Becoming Richard Pryor is a compulsively readable book that sets a new gold standard for American biography. Scott Scaul's research is extraordinary; his writing is taut, elegant, and insightful; and he captures both the hilarity and pain that made Richard Pryor such a towering figure.

So I started to relax and would work on my act eight hours a day, sitting at a desk writing at my grandmother's house, and I would put on Richard Pryor Live on Long Beach and would play it like a loop and think and write.

I love comedy and I would write things to myself as an exercise in writing.

I didn't do well for years, and I quit. I started to break down why I was afraid and started to look at people I admired, like Richard Pryor, Eddie Murphy, Freddie Prinze, George Carlin and all.

People like to compare something to something that they know.

Even with Chris Rock, they say he's like Richard Pryor or Eddie Murphy.

Few if any teenagers can relate to getting up for school and finding famous comics like Pryor and Williams hanging out in your living room after a hard night of partying. But that's Hollywood.

When I was 8, I thought I was Harrison Ford, Gene Wilder, Richard Pryor, Elvis, and Chuck Norris all at once.

I remember when we were doing the love scene in Some Kind Of Hero, we got in bed nervously. Then he looked up, and it was very genuine, and he went, " Richard Pryor's in bed with Lois Lane!" And it was so cute!

My favorite, favorite, favorite, and the greatest comedian that could ever exist if you could Frankenstein a comedian together, would be one part Richard Pryor, one part Peter Sellers. That would be the greatest comic actor.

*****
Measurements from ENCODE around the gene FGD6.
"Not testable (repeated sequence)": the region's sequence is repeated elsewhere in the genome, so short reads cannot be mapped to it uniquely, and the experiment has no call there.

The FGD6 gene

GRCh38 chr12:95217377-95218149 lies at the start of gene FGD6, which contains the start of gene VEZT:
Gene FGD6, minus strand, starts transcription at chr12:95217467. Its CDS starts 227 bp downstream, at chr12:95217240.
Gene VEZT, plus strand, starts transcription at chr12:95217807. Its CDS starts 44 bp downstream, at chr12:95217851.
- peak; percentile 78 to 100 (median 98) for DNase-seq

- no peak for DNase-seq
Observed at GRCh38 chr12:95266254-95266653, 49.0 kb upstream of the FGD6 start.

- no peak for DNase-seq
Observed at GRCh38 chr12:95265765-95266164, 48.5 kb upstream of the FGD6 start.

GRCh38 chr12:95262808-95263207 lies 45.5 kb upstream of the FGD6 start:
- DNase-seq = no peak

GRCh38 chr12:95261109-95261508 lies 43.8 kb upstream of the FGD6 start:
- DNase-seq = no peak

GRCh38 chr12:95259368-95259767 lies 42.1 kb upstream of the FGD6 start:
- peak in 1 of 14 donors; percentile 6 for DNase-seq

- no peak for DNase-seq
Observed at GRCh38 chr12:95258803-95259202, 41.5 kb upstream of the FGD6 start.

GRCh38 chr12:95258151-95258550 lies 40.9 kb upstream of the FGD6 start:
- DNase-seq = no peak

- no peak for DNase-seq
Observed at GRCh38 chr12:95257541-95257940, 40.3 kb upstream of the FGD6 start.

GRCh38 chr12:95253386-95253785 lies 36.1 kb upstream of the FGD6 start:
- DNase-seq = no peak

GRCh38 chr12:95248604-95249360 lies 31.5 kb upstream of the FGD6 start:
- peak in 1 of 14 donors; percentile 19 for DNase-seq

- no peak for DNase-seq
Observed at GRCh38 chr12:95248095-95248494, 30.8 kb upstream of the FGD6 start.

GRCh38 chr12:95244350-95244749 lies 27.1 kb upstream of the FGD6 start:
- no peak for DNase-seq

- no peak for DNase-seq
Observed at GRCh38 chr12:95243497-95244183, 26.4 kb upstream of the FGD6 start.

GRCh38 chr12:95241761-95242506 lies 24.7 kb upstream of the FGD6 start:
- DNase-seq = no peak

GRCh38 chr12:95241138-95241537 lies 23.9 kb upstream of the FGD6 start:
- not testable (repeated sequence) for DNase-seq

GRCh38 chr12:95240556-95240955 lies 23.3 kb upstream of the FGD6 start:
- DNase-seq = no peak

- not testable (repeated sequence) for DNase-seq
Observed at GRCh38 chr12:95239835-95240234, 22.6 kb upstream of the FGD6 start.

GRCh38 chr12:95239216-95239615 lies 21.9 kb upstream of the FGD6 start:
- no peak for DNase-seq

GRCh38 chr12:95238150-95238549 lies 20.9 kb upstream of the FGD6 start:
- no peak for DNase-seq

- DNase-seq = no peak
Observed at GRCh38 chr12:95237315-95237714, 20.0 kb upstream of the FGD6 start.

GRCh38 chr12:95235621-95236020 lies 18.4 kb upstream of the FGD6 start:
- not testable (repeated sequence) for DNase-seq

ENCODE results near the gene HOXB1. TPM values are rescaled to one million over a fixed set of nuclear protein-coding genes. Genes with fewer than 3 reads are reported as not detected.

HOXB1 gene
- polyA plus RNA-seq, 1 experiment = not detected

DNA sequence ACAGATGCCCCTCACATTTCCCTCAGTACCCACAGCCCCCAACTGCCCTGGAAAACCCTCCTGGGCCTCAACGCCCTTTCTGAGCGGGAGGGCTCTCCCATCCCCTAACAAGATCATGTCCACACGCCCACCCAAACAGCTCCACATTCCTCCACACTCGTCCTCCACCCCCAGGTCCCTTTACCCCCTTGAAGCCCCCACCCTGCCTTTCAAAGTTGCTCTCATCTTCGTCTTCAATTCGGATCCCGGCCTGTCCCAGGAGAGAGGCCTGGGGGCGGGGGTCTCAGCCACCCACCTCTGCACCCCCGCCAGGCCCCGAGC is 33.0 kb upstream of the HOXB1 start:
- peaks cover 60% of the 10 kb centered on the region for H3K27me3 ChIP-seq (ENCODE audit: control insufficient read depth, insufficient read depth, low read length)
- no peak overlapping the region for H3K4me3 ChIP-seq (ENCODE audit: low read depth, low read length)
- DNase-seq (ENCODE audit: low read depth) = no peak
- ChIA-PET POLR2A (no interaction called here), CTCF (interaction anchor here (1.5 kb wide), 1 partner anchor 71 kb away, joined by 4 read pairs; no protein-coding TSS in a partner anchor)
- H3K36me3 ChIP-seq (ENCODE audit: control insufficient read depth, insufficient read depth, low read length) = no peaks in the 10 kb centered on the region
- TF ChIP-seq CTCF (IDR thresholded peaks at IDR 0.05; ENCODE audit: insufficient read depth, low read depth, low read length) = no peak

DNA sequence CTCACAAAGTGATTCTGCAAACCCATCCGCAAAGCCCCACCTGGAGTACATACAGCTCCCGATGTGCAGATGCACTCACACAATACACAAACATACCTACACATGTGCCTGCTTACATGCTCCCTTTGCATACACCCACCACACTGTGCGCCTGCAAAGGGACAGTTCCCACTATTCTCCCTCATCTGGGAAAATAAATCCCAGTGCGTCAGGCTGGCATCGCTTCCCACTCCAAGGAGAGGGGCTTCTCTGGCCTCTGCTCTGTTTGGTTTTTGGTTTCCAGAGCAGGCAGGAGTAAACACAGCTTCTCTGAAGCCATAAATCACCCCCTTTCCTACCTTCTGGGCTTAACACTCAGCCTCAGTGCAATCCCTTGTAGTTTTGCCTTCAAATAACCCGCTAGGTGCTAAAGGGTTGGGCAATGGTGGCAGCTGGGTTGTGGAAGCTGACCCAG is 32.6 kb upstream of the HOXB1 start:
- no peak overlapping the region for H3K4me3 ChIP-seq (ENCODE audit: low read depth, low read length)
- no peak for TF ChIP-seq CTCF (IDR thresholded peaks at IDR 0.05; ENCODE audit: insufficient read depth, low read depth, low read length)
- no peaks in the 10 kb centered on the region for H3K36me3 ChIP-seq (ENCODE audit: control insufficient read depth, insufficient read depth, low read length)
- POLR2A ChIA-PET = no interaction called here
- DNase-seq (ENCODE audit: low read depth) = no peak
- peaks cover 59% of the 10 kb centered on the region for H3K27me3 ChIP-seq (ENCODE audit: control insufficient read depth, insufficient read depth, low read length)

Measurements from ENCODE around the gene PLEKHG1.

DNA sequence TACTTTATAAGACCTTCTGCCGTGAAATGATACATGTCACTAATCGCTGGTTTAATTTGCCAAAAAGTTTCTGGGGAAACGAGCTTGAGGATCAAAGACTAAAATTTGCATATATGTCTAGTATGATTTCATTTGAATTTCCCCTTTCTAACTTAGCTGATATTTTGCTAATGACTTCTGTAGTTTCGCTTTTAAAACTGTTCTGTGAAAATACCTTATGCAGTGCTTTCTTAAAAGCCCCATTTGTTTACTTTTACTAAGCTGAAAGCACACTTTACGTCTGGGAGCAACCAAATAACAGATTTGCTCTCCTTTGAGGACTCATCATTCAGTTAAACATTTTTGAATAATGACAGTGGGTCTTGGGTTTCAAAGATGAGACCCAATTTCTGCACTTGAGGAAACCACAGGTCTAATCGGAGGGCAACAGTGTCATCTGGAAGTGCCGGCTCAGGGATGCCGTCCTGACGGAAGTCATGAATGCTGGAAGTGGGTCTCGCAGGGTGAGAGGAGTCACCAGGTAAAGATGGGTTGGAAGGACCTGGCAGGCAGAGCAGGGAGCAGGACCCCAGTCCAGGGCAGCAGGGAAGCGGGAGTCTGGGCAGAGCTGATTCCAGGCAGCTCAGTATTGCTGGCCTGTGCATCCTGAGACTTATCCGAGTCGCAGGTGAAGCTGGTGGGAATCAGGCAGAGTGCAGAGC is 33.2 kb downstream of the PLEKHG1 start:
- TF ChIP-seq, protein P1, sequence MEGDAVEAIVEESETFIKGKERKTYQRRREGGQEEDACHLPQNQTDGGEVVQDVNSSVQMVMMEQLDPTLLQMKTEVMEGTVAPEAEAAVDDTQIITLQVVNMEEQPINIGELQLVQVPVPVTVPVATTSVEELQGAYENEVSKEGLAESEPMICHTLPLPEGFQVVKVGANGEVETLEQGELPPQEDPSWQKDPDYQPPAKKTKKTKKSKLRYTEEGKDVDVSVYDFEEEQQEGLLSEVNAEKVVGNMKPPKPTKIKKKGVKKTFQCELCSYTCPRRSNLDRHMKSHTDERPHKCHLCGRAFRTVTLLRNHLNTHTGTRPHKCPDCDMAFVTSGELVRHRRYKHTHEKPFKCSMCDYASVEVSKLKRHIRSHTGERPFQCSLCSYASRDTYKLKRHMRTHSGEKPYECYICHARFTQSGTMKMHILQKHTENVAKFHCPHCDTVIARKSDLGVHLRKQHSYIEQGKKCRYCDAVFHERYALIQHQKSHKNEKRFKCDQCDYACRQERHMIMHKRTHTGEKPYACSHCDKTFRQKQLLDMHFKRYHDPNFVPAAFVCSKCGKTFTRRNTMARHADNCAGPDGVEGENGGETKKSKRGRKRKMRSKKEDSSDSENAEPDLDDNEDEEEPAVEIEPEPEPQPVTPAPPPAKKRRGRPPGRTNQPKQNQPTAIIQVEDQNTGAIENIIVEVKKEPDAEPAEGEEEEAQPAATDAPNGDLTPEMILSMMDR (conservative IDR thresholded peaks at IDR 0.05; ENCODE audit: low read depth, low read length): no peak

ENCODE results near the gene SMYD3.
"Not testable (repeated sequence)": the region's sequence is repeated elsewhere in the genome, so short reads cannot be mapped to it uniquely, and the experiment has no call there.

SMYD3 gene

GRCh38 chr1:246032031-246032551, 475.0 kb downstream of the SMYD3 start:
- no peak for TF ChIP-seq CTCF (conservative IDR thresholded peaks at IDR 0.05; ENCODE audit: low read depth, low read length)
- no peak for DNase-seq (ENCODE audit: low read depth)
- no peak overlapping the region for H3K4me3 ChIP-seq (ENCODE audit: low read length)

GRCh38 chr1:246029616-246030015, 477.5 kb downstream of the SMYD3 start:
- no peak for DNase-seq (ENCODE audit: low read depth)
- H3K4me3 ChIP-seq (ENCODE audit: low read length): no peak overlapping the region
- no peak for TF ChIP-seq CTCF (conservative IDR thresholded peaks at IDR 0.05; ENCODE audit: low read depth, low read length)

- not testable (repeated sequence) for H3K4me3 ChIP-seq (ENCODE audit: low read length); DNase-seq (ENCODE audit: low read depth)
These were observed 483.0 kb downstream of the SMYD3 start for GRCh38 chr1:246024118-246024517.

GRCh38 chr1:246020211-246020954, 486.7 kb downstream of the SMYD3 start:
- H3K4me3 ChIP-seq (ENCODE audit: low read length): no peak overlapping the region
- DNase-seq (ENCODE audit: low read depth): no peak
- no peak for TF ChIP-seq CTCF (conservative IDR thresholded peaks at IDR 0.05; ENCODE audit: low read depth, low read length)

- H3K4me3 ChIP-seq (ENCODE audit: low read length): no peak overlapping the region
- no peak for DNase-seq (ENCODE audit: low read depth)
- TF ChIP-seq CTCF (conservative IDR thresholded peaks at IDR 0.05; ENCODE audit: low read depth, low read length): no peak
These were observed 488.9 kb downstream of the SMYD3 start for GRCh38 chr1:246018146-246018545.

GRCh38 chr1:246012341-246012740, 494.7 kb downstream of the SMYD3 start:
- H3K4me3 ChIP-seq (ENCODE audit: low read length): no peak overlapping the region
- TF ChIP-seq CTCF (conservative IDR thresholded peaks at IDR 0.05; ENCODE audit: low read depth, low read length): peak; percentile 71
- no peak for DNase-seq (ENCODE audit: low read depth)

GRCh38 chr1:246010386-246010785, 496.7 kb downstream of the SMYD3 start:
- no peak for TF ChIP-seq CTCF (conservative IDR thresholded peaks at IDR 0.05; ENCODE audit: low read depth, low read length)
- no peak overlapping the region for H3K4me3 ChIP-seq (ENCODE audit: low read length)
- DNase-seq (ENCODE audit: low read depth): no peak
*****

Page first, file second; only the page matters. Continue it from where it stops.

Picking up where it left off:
I was immediately into all the great movie comedians - Woody Allen, Mel Brooks, Richard Pryor, Gene Wilder. Everything those guys had anything to do with, from I don't know how young. Super young.

Gene Wilder made his movie debut in "Bonnie And Clyde," starred in the Mel Brooks films "The Producers," "Young Frankenstein" and "Blazing Saddles," played opposite Richard Pryor in "Silver Streak" and "Stir Crazy" and portrayed the candy-maker in "Willy Wonka And The Chocolate Factory."

We gave each other a hug, [Richard Pryor] said how much he admired me, I said how much I admired him, and we started working the next morning, and we hit it off really well, and he taught me how to improvise on camera.

I met Richard Pryor for the first time in Calgary, in Canada. A very quiet, modest meeting.

I've shown people Richard Pryor who've never seen him, and most of them don't like him.

Richard Pryor is my favorite stand-up ever.

[Televised stand-up] never really makes me laugh.

The only one I ever saw that I liked was Richard Pryor, and that was [shot on] film.

Young stand-ups, we ought to do comedy in George Carlin's spirit, in Richard Pryor's spirit, in Jackie Gleason's spirit, in Lucille Ball's spirit, because they did it with the spirit.

Richard Pryor had real sincere and vulnerable moments.

Now it seems so cheesy if you stop your act and say, "This is why we have to help them kids. We've got to make sure them kids can read."

I view my stories as sexual or personal.

Curiously, I don't. When I was writing those stories I thought of them as comedy pieces in the vein of performance monologue, such as you might get with Richard Pryor, or Lenny Bruce, or George Carlin. So I don't feel vulnerable because I know the line of demarcation between "Writer Kevin" and "Narrative Kevin."

I've always liked Richard Pryor. I've always responded to rhythmic profanity.